I'm trying to attach an infrared sensor to the RTF drone using i2c and I'm trying to use the "Compass" port since I will not be using the onboard compass. I've looked at which i2c device node to use but there appears to be 15 of them when I did ls /dev/i2c-*. Which one should of these correspond to the compass?
I've also tried to do i2cdetect -y -r 2 and there appears to only be 0x12, which I've read is the onboard magnetometer.
I'm also using Ubuntu 16.04 LTS.
Thank you for your interest in Intel products. You will need to flash the .jam file with i2c, as shown in the guide below: http://www.instructables.com/id/Intel-Aero-Drone-Altitude-and-Position-Hold-Using-/ Let me know if it works.
I tried to flash with the .jam file but it doesn't seem to work. This is the message I get:
$ jam -aprogram aero-rtf_i2c.jam
Jam STAPL Player Version 2.5 (20040526)
Copyright (C) 1997-2004 Altera Corporation
Device # 1 unable to read IDCODE
Exit code = 6... Unrecognized device
I might be wrong,but I'm thinking the jam file only works with Yocto and not Ubuntu.
Unfortunately, the i2c bus is currently not exposed to be accessed from the Aero Compute Board. The jam file that we provided enables the Px4Flow sensor to be accessed directly from the flight controller. We apologize for any inconvenience this may cause.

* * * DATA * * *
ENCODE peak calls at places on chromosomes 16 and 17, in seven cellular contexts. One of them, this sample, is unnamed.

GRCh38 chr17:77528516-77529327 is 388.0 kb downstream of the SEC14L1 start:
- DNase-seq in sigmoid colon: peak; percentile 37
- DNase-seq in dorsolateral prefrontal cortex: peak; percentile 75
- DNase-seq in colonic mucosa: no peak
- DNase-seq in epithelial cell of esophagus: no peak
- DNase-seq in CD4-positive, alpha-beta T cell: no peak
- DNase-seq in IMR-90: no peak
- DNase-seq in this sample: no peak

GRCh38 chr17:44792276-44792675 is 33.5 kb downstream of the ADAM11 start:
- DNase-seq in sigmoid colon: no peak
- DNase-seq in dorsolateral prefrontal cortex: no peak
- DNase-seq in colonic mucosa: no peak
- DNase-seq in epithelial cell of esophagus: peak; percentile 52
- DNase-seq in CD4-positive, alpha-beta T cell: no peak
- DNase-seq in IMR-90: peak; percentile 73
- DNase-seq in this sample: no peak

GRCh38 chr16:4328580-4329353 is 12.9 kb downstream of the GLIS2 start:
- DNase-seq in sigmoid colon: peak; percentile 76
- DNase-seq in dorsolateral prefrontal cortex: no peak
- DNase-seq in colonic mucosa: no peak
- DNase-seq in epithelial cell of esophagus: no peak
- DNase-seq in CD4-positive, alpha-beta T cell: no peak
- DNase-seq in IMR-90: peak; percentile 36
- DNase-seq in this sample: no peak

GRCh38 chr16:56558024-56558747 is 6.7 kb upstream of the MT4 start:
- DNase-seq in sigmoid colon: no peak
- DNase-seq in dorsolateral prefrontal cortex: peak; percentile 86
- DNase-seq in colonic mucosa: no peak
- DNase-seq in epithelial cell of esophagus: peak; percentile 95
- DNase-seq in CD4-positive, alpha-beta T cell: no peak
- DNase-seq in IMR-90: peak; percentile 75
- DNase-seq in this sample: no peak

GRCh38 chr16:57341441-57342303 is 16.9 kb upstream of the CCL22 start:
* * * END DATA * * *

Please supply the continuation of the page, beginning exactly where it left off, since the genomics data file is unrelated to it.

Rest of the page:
Ok. Another question though: the link you posted states that "Basically what we are doing is first updating the FPGA so that it can use the telemetry port as an I2C connection. Then we are updating the flight controller so that it will recognize the PX4Flow". Since the jam file is able to change the Telemetry port to use i2c, shouldn't it also be possible to update the FPGA such that the Compass port can be used? I read that the Compass port is already an i2c connection so I thought I didn't have to do much to make the i2c connection work.
You are correct, the FPGA can be configured to route several interfaces to ports. On the Intel Aero RTF drone, the ports are only accessible to the flight controller. At this time, you would need to build a custom board to connect to the 80 pin connector on the compute board and generate your own FPGA jam file. We hope to have an alternative solution soon.
I'm surprised to find out that Intel sets up the Aero board on the RTF this way.
Since the i2c is not available, what is the best way to connect additional rangefinders such as sonars and lidars to the Aero board?
I plan to connect the Aero with the Pixhawk in the future instead of the RTF flight controller. I see that the tutorials use UART to do so. In such a setup, is the 80pin breakout ports no longer functional? Is there any drawbacks when accessing flight controller data that we should be aware of?